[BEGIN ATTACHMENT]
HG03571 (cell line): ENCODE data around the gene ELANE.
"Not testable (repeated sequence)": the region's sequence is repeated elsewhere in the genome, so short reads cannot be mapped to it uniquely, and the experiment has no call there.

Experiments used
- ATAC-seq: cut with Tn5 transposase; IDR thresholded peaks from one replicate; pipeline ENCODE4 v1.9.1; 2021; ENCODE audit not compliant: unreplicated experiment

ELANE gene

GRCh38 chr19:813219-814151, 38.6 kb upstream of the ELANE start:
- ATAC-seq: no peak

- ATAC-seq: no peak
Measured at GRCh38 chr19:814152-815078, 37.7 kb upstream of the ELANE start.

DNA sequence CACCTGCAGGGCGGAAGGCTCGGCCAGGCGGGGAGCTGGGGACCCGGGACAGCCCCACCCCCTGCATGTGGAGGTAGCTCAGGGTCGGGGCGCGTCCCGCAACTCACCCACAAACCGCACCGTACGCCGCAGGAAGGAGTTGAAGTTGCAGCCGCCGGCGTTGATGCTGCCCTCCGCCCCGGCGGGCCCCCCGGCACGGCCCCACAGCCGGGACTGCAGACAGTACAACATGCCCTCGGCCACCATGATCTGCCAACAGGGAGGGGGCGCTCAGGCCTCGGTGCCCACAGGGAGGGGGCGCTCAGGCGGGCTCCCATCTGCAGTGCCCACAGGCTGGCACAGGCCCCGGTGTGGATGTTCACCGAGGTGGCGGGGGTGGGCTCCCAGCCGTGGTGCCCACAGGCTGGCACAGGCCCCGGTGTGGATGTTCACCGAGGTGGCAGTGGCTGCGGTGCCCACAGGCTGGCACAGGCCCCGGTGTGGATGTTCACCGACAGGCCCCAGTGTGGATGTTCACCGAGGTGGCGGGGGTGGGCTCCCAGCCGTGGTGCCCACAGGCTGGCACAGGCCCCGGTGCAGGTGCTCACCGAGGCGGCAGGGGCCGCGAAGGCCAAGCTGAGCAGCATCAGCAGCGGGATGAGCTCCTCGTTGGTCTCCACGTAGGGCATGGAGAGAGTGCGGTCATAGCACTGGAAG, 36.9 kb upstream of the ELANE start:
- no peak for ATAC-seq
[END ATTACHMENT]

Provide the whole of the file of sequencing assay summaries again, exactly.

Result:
HG03571 (cell line): ENCODE data around the gene ELANE.
"Not testable (repeated sequence)": the region's sequence is repeated elsewhere in the genome, so short reads cannot be mapped to it uniquely, and the experiment has no call there.

Experiments used
- ATAC-seq: cut with Tn5 transposase; IDR thresholded peaks from one replicate; pipeline ENCODE4 v1.9.1; 2021; ENCODE audit not compliant: unreplicated experiment

ELANE gene

GRCh38 chr19:813219-814151, 38.6 kb upstream of the ELANE start:
- ATAC-seq: no peak

- ATAC-seq: no peak
Measured at GRCh38 chr19:814152-815078, 37.7 kb upstream of the ELANE start.

DNA sequence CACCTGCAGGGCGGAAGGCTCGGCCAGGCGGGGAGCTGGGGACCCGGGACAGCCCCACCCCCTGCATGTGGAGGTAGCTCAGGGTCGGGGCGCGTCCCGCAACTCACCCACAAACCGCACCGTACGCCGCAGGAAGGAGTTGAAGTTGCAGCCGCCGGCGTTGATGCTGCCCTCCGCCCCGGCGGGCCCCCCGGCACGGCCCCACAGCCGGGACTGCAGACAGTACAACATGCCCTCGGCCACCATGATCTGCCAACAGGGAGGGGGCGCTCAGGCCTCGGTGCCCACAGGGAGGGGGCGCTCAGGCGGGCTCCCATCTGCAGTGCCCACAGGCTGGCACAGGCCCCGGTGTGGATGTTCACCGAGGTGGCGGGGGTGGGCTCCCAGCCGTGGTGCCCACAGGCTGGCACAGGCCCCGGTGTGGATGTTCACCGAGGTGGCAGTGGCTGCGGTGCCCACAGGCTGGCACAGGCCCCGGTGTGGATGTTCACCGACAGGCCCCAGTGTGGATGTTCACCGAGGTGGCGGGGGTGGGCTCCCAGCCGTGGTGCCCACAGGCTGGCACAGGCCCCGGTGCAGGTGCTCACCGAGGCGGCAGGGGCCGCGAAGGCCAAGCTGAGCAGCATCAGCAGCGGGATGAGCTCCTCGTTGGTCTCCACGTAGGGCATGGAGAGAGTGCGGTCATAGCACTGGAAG, 36.9 kb upstream of the ELANE start:
- no peak for ATAC-seq